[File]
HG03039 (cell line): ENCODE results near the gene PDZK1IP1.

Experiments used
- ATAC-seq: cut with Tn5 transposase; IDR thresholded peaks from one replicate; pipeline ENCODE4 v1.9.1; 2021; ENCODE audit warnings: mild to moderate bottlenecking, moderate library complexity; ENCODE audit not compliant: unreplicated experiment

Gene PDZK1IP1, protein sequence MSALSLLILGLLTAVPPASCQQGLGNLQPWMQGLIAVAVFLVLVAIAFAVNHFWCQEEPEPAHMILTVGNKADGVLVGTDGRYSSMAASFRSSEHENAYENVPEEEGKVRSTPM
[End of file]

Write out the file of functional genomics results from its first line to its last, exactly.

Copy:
HG03039 (cell line): ENCODE results near the gene PDZK1IP1.

Experiments used
- ATAC-seq: cut with Tn5 transposase; IDR thresholded peaks from one replicate; pipeline ENCODE4 v1.9.1; 2021; ENCODE audit warnings: mild to moderate bottlenecking, moderate library complexity; ENCODE audit not compliant: unreplicated experiment

Gene PDZK1IP1, protein sequence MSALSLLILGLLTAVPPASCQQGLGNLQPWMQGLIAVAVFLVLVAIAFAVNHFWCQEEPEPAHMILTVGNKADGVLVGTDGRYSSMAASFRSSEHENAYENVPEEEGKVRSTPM